Europe’s largest PM2.5 source

Wood burning is the largest source of PM2.5 emissions in the European Union, accounting for 51% of total PM2.5 emissions in the EU.

In the Île-de-France region that includes Paris, 30% of PM2.5 emissions in winter are from residential wood burning. Wood is used for only 5% of all residential heating in the area, yet is responsible for 84% of heating-related PM2.5 emissions.

Residential wood burning is responsible for 23% of fine particle emissions in the Netherlands.

Pollution from wood burning is a large problem in Alpine valleys, contributing to high levels of air pollution. A 2017 BBC news report on wood smoke pollution in the French Alps noted that schoolchildren are “not allowed to run around” at playtime because the air quality is so poor.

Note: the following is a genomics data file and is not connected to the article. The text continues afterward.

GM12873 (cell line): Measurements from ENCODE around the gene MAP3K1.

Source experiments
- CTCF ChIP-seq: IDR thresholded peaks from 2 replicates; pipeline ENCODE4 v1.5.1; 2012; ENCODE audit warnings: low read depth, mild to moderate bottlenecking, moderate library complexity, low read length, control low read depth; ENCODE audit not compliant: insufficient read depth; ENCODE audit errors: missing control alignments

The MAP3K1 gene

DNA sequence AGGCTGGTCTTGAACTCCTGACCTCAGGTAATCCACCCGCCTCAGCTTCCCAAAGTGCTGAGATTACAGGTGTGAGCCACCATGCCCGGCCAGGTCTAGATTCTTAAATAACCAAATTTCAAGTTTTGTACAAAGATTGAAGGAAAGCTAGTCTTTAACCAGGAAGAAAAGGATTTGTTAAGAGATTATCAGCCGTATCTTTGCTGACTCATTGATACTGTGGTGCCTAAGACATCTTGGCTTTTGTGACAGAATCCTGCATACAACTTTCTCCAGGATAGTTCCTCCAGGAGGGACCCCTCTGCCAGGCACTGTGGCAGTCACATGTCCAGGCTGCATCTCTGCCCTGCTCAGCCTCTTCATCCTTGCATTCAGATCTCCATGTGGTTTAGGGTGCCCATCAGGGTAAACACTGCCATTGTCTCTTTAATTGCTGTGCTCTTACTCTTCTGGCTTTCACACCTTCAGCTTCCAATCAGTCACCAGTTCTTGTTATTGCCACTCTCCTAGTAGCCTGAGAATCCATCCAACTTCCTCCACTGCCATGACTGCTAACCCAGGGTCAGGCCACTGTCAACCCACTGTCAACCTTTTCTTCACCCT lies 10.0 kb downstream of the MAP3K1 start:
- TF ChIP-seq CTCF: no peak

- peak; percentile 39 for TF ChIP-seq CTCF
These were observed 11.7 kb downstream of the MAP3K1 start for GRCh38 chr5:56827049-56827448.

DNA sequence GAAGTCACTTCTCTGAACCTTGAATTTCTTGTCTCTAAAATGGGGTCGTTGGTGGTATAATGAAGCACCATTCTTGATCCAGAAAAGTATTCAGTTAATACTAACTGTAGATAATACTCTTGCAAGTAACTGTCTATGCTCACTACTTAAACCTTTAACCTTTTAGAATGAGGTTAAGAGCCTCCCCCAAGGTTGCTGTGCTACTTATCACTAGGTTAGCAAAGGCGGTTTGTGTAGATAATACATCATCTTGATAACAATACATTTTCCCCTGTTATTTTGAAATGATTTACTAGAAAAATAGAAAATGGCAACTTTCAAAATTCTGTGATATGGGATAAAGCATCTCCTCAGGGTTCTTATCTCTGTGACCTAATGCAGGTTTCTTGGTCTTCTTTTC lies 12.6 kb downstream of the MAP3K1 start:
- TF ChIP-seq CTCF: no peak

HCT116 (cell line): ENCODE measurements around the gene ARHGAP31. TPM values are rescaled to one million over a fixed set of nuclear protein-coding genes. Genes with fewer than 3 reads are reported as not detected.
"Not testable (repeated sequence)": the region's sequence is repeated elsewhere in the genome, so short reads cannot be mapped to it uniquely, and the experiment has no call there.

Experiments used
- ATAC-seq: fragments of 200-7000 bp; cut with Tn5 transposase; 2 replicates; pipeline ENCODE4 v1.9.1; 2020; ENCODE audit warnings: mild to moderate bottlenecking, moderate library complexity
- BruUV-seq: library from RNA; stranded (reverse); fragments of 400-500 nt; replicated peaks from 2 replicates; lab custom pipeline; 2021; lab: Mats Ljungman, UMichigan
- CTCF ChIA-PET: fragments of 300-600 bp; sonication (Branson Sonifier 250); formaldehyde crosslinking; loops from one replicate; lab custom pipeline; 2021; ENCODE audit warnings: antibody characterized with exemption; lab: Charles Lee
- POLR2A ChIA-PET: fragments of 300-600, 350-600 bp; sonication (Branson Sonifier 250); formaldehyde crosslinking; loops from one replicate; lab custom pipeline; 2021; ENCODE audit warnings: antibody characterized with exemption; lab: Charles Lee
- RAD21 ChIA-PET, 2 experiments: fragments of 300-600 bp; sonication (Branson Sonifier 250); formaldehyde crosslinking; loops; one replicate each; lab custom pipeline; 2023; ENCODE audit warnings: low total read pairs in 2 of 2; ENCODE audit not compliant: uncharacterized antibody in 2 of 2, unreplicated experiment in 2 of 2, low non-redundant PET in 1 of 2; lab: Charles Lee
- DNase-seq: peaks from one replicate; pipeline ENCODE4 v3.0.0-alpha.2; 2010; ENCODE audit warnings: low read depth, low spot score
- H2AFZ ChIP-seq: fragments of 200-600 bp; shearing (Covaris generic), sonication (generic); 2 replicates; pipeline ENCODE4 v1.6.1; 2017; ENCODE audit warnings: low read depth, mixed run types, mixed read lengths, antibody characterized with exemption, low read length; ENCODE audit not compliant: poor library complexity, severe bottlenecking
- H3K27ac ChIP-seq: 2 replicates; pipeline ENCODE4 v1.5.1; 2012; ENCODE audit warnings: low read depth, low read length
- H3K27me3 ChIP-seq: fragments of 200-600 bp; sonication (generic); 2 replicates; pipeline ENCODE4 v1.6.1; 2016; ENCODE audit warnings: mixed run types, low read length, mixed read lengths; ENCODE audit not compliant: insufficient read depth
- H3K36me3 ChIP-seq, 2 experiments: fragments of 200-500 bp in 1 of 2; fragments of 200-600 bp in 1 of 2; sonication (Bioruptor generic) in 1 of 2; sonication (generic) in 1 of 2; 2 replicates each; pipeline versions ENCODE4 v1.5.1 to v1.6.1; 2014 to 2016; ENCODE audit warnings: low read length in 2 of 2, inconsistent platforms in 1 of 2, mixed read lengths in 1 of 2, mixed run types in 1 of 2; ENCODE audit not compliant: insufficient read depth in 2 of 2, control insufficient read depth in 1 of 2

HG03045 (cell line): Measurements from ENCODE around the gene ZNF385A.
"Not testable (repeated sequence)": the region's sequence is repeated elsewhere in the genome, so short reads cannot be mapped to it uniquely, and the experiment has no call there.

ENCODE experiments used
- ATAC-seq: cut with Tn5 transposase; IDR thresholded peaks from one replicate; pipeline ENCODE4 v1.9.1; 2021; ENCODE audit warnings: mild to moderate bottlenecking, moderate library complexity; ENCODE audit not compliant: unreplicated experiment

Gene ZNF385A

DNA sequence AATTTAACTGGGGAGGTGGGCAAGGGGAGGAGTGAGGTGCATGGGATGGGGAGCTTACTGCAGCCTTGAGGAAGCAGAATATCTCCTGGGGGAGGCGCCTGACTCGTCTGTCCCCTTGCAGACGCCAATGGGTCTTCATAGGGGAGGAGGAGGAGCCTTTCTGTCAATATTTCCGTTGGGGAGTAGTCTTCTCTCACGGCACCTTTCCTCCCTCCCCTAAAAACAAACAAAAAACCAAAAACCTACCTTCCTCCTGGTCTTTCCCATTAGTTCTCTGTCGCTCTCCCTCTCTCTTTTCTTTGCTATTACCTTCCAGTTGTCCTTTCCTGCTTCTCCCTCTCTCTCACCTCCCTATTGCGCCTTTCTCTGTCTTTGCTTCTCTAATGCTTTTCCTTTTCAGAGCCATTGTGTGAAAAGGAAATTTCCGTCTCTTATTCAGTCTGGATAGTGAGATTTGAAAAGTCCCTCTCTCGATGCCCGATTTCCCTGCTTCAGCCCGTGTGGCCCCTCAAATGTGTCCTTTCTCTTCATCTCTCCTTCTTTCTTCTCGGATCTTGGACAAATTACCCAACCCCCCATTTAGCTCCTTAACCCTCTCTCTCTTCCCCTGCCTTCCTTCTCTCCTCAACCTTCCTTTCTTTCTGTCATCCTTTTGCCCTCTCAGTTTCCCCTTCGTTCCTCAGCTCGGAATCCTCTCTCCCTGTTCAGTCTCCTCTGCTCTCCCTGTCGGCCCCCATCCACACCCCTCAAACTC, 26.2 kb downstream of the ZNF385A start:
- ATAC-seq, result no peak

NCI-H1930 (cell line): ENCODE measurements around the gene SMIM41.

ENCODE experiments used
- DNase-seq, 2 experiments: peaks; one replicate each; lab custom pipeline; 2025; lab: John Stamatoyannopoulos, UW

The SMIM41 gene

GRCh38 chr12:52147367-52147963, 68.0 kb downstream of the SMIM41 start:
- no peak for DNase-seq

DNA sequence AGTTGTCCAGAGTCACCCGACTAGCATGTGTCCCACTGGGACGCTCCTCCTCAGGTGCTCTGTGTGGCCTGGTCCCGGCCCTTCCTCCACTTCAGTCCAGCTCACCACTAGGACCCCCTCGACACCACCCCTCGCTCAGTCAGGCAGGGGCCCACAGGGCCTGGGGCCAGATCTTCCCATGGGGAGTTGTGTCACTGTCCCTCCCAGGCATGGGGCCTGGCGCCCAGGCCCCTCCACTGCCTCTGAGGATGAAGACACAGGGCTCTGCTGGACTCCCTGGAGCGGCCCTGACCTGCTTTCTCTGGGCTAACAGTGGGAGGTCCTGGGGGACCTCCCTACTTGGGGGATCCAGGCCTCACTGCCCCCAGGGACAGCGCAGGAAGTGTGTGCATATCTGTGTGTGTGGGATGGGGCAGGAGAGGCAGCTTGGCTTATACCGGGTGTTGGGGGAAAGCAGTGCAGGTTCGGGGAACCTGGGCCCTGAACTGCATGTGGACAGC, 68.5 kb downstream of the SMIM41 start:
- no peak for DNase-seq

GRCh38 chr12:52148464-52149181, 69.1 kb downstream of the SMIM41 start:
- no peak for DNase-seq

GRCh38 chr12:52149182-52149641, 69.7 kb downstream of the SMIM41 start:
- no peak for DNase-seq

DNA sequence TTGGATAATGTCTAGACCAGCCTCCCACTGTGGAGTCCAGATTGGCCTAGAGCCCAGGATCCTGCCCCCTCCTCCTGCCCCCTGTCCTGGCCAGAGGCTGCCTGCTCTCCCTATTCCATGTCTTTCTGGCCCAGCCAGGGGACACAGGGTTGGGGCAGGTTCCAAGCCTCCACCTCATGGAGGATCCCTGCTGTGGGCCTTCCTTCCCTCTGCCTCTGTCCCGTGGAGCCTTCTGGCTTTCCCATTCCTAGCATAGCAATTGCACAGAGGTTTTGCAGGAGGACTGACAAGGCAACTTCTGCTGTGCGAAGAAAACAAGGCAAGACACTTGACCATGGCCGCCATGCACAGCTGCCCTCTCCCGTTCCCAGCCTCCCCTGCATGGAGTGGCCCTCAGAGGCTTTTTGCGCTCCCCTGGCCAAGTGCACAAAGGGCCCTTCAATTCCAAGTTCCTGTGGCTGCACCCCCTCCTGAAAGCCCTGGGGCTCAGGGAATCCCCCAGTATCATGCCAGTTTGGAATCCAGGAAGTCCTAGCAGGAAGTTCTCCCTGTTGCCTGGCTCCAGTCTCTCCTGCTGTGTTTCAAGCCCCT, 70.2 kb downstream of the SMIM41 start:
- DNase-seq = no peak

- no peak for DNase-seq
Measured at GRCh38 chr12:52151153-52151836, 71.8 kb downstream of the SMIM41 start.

Areas of Scandinavia have high levels of fine particulates from residential wood burning, such as in Lycksele, Northern Sweden, where it contributes up to 81% of PM1 emissions. A study from southern Sweden showed that 32% of carbonaceous aerosols (PDF) were from wood burning (vs. 28% from fossil fuels).

In Denmark, approximately 65% of fine particle emissions (PDF) come from wood burning.

In a small rural area of Denmark, wood burning was shown to create air pollution levels comparable to what would be experienced at a busy street (with about 70,000 vehicles per day) in urban Copenhagen.

Wood combustion represents 51% of the total PM2.5 emissions in the European Union (EU), which is the highest among all emission sources.
Glojek, et al. The impact of temperature inversions on black carbon and particle mass concentrations in a mountainous area.

More PM2.5 than from traffic in UK

In the United Kingdom, official government data released in 2023 showed that more particle pollution comes from residential wood burning (21%) than from traffic (13%). The government analysis noted that PM2.5 emissions from residential wood burning increased by 124% between 2011 and 2021.